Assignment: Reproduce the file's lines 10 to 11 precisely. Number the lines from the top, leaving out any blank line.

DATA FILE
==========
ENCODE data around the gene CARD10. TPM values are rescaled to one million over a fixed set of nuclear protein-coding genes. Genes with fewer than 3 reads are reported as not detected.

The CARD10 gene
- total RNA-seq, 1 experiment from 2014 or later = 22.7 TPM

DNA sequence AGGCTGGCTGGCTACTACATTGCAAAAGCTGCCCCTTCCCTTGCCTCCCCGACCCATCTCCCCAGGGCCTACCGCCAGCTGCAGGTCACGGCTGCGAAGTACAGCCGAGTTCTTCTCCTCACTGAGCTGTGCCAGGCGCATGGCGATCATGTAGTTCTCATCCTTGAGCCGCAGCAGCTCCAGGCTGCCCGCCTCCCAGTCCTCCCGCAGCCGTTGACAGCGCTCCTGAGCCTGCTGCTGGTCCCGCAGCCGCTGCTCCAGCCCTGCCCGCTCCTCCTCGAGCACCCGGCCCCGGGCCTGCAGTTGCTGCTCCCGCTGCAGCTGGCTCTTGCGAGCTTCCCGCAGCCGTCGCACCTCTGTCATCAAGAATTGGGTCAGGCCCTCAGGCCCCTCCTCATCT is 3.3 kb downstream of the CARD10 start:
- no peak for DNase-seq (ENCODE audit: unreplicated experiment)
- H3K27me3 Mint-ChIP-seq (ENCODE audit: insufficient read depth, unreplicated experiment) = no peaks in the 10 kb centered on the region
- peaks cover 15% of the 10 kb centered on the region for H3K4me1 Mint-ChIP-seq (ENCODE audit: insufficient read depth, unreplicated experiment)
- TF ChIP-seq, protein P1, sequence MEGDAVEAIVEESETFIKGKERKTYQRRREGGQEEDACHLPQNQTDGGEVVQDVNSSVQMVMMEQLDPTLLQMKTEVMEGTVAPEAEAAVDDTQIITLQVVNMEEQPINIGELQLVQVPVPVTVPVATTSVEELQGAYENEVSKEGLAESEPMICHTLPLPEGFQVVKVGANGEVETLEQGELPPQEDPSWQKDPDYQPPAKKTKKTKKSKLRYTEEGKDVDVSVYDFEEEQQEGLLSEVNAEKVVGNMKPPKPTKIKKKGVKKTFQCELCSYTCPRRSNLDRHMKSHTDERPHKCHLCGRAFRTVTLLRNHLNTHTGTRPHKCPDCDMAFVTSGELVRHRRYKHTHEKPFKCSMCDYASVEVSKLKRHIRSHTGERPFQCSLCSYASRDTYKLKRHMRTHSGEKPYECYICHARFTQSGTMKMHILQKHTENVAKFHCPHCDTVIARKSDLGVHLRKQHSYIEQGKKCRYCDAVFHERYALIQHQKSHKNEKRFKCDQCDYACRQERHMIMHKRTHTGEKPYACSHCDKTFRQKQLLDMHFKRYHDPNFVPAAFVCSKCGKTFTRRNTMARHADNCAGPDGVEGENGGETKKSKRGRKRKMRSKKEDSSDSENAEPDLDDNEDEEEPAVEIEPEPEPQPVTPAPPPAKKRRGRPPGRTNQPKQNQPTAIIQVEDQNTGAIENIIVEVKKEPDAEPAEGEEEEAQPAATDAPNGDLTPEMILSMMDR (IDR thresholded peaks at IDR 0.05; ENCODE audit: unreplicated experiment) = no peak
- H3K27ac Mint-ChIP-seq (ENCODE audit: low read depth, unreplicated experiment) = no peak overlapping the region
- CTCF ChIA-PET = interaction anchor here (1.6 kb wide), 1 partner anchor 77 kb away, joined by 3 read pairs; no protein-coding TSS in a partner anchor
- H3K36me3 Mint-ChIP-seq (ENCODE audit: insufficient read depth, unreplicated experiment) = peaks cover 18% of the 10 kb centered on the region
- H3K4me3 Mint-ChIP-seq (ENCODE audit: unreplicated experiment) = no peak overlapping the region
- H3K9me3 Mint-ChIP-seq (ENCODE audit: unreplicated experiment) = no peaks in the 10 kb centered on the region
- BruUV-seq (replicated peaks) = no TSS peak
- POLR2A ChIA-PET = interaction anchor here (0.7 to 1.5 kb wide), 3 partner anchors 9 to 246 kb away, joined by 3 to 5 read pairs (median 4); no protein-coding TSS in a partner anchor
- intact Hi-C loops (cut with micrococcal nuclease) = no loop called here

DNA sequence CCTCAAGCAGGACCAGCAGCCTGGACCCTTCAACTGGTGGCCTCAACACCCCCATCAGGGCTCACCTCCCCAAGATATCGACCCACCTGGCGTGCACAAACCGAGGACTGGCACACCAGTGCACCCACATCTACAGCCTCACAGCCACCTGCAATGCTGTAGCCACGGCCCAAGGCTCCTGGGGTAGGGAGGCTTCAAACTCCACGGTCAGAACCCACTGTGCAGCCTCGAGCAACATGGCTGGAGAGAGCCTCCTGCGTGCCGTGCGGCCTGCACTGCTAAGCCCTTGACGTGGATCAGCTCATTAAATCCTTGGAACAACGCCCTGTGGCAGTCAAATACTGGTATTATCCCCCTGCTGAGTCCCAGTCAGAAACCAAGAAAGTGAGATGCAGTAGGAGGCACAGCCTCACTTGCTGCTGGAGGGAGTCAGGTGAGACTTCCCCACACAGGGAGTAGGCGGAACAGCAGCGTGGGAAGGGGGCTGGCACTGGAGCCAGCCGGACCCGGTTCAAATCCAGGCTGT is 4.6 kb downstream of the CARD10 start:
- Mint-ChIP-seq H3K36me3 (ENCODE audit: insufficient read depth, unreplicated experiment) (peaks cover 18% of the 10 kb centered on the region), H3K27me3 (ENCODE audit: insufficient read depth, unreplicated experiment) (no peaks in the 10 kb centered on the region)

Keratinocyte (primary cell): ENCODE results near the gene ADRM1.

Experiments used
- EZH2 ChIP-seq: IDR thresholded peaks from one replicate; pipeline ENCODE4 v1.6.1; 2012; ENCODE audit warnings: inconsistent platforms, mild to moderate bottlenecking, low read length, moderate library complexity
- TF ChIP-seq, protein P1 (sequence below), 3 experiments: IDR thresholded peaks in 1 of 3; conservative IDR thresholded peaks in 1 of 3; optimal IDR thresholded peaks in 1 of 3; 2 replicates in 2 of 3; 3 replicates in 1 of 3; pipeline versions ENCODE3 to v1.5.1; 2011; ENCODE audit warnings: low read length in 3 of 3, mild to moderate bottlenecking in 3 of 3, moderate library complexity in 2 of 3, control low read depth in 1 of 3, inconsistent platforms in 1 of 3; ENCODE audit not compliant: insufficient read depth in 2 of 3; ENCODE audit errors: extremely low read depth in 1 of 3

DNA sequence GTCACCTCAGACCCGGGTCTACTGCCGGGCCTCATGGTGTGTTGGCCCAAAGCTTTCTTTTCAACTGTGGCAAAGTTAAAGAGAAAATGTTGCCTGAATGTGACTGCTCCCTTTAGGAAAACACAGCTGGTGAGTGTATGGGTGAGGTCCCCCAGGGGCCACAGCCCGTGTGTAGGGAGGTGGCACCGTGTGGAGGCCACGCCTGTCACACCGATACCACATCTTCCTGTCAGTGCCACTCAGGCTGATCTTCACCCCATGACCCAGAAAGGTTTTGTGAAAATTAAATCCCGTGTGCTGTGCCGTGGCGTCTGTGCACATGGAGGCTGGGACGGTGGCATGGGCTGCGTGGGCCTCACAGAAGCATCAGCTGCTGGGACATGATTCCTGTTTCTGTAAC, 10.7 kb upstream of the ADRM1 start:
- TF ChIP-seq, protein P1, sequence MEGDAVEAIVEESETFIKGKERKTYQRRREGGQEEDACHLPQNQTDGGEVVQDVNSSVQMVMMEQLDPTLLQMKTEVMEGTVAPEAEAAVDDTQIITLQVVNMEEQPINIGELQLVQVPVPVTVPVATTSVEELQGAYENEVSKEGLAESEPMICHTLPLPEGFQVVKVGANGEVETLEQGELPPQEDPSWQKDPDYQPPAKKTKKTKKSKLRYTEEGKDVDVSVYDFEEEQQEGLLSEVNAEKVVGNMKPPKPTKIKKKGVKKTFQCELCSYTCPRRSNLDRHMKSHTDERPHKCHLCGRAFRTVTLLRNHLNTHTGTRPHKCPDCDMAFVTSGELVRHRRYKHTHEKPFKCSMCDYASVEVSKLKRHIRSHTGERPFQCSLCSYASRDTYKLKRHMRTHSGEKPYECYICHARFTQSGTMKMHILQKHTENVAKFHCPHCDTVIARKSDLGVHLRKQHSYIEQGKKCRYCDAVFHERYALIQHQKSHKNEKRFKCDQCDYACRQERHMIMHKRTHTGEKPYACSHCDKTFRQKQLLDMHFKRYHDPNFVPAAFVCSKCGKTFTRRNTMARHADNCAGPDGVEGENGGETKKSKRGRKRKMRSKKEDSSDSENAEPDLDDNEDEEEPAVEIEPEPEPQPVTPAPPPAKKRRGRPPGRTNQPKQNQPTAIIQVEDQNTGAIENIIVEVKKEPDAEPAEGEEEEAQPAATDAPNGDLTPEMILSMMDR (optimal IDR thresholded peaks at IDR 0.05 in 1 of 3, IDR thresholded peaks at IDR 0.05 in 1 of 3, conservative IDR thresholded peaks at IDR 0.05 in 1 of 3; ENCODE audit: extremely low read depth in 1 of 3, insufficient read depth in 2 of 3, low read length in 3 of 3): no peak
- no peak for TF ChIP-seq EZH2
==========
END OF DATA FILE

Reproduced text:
- CTCF ChIA-PET = interaction anchor here (1.6 kb wide), 1 partner anchor 77 kb away, joined by 3 read pairs; no protein-coding TSS in a partner anchor
- H3K36me3 Mint-ChIP-seq (ENCODE audit: insufficient read depth, unreplicated experiment) = peaks cover 18% of the 10 kb centered on the region